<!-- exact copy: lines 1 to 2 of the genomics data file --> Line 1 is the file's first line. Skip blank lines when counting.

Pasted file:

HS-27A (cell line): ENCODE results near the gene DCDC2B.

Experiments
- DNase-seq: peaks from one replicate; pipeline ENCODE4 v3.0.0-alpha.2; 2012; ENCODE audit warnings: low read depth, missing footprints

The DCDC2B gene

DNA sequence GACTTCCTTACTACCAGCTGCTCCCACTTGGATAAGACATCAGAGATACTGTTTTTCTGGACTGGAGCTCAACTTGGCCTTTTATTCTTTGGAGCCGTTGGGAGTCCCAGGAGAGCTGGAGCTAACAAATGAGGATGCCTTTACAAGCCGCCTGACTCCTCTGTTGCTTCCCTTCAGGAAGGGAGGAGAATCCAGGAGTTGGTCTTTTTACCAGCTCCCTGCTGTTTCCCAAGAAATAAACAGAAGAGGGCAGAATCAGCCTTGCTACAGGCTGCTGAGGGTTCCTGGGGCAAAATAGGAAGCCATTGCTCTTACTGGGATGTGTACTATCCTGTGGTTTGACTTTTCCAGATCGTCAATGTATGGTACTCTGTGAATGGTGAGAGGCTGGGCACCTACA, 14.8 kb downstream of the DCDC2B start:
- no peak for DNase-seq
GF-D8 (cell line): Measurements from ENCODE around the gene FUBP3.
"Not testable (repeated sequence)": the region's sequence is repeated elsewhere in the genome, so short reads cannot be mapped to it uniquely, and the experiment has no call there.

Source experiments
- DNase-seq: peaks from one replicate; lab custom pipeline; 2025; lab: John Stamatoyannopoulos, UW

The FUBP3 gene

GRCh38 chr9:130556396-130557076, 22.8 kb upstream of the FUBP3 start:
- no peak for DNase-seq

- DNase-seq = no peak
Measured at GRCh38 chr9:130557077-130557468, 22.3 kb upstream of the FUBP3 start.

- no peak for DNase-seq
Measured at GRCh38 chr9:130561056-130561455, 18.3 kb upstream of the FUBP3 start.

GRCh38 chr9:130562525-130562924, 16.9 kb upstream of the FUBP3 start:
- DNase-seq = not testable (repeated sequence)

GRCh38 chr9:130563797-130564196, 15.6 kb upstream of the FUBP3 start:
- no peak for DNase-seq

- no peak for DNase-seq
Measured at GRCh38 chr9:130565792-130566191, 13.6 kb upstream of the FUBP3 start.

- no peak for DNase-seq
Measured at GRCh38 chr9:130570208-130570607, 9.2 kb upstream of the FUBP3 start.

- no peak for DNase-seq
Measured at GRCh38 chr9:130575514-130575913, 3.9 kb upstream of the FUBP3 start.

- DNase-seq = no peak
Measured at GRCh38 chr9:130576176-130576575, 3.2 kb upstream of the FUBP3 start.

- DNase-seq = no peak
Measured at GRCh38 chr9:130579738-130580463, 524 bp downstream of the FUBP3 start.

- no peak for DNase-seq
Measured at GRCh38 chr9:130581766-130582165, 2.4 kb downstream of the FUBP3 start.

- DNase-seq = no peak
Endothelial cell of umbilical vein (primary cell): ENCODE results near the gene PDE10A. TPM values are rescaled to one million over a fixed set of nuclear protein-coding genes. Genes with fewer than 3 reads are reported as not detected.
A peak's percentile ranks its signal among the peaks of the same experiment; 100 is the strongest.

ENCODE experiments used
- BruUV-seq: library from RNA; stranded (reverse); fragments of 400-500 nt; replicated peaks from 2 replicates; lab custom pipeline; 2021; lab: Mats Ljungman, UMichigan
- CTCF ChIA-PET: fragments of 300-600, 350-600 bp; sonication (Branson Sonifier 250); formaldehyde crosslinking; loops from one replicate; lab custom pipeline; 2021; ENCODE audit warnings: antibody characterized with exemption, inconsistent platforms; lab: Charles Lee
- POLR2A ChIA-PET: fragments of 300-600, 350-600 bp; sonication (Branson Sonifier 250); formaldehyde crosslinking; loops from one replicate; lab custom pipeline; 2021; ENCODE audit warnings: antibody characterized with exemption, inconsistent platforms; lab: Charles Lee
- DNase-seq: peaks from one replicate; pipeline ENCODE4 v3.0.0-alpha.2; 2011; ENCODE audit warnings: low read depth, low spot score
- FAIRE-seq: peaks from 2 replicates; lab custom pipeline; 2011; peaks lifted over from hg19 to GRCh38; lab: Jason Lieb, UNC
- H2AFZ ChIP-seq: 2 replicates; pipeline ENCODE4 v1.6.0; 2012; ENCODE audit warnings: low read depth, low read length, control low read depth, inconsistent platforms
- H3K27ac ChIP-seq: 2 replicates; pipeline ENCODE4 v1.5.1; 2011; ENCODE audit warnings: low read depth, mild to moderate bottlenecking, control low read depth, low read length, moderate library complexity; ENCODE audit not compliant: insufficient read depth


HS-27A (cell line): ENCODE results near the gene DCDC2B.

Experiments